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Polycythemia vera by Emily Greer

By at November 10, 2011 | 7:09 am | Print

Polycythemia vera (PV) is a chronic blood disorder observed by an unusual increase in three types of blood cells produced by bone marrow: red blood cells, white blood cells, and platelets.  PV is called a myeloproliferative disorder because the bone marrow is producing too many cells too rapidly.

Polycythemia vera (PV) usually develops over a time span of 10-20 years.  In the United States PV affects about one person in every 200,000.  PV mostly affects middle-aged adults and the male/female ratio is 2:1.


Polycythemia vera (PV) is often a diagnosis of exclusion, meaning that the doctor will first rule out other possible causes of the patient’s symptoms.  Accurate diagnosis of PV is critical because treatment may require the use of drugs with the potential to cause leukemia.

In the initial phase, the symptoms of polycythemia vera are related to the increase volume of the patient’s blood and it’s greater thickness (high viscosity).  Common symptoms are: bone pain, headaches, ringing in the ears, tiring easily, memory problems, difficulty breathing, lightheadedness, hypertension, visual difficulties, tingling or burning sensation in the hands and feet, itching (often worse after a warm bath or shower), unusually heavy bleeding from minor cuts, nose bleeds, and stomach ulcers.  As the disease progresses, patients can experience episodes of hemorrhage or thrombosis (thrombosis being the most frequent cause of death).  In the late stages of PV the bone marrow eventually fails and the patient becomes severely anemic, requiring repeated blood transfusions.  The spleen and liver become greatly distended and the patient’s spleen may occupy the entire left side of the abdomen.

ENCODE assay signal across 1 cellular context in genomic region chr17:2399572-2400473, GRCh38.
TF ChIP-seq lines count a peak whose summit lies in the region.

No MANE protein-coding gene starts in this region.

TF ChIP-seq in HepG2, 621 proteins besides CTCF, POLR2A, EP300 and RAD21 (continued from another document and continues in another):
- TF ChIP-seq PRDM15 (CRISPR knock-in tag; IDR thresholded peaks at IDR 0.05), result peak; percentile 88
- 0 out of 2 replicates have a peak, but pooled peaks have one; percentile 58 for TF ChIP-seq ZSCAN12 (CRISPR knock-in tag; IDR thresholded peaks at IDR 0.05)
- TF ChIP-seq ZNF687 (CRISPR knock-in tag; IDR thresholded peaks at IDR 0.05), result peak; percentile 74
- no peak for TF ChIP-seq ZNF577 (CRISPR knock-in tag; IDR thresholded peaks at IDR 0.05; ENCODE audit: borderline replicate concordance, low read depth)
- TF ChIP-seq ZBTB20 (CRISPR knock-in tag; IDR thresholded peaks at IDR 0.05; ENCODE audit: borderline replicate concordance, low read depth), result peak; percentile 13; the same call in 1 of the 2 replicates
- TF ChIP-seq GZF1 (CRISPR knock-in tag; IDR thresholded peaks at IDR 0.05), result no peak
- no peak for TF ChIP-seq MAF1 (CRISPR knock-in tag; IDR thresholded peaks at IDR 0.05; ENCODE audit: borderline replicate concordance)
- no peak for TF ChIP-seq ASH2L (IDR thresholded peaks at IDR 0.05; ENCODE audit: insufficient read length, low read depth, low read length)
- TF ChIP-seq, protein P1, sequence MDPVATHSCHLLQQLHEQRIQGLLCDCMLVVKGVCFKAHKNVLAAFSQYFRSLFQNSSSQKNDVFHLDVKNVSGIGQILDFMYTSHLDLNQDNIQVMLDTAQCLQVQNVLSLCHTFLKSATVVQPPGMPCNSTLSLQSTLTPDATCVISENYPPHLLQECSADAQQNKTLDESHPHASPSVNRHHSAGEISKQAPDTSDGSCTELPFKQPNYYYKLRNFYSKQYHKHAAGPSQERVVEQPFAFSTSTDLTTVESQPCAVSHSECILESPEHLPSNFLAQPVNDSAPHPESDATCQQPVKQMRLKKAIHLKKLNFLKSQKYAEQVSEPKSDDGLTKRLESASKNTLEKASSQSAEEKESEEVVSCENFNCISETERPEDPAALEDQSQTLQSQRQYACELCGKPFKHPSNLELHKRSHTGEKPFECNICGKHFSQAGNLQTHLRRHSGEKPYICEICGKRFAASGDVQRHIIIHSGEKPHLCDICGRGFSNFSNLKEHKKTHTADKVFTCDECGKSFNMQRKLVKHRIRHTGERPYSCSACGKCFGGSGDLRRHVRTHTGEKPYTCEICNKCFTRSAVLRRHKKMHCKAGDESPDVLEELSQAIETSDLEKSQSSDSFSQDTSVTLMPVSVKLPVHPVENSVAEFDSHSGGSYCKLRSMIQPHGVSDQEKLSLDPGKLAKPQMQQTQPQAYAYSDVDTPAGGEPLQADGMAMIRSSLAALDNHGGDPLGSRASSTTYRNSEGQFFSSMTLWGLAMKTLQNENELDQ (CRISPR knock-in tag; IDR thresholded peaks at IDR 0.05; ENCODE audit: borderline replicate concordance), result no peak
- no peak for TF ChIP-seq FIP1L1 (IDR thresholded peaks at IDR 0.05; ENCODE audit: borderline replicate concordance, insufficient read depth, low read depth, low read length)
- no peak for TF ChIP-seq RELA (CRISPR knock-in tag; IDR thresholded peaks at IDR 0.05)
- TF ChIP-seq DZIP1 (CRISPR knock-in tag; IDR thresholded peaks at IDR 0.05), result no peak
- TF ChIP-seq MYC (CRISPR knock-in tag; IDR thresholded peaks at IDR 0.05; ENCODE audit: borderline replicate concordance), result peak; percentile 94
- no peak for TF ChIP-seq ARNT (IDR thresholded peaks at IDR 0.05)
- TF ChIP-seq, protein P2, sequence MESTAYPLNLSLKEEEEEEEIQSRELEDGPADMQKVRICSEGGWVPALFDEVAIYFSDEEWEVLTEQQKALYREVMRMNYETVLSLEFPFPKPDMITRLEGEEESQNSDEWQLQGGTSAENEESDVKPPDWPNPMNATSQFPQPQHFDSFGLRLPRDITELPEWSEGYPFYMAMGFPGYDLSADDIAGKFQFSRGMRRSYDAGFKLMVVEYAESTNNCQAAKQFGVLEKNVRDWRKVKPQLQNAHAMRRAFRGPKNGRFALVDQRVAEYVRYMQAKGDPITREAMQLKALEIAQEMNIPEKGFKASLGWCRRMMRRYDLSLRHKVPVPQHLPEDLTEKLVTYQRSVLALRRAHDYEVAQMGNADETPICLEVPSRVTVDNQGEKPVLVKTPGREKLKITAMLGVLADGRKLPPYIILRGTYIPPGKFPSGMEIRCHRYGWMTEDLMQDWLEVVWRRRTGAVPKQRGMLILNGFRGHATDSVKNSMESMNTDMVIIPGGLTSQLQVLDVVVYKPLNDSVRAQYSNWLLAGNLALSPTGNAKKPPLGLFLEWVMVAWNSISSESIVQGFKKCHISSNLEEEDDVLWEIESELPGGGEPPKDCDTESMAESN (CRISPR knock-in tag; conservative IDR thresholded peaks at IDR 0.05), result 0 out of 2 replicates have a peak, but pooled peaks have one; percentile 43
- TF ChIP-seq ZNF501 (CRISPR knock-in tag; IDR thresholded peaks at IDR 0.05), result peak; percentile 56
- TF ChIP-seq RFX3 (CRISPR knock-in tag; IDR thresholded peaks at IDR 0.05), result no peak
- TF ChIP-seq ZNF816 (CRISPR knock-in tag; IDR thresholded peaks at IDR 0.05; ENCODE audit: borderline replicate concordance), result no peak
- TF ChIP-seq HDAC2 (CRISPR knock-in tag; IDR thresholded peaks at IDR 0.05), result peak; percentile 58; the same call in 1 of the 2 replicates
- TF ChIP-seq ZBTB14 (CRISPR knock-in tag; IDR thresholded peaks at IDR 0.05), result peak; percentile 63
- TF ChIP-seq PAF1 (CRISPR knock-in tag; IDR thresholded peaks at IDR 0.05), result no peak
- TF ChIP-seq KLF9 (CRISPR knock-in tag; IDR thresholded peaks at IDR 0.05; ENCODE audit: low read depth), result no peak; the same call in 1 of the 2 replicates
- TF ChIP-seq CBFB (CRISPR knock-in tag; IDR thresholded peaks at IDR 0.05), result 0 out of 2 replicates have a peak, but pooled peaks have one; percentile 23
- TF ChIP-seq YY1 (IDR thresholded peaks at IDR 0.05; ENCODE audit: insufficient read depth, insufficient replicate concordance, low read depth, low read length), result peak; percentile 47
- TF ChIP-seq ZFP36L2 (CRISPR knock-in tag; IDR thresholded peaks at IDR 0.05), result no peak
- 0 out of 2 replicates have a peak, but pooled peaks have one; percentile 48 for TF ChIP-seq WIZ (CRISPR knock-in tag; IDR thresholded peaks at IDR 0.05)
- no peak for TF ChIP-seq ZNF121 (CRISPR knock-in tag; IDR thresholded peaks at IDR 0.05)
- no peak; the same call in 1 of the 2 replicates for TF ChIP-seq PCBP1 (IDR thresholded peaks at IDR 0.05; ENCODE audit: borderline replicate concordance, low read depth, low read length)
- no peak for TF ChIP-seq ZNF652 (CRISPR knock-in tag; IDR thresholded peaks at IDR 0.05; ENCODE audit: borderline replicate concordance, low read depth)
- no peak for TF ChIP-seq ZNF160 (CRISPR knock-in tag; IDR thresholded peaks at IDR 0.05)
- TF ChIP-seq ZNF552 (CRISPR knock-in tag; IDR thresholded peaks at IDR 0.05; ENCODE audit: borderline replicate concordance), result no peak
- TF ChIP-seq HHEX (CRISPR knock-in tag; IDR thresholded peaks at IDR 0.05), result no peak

The principle treatment of polycythemia vera is phlebotomy.  Phlebotomy is used to bring down the ratio of red blood cells to fluid volume (the hematocrit) in the patient’s blood to a level below 45%.  Other treatments are: myelosuppression therapy to slow down the body’s production of blood cells, investigational drugs, and antihistamines (for itching).

The cause of polycythemia vera (PV) remains unclear.  The prognosis for untreated PV is poor; 50% of patients die within 18 months after diagnosis.  Patients being treated for PV can expect to live between 11 and 15 years on average after diagnosis.  Death usually results from heart failure, leukemia, thrombosis, or hemorrhage.

Frey, R., & Longe, J. (2006).  Polycythemia vera.  The Gale Encyclopedia of Medicine 5(3).

Retrieved October 9, 2011 from Gale database.

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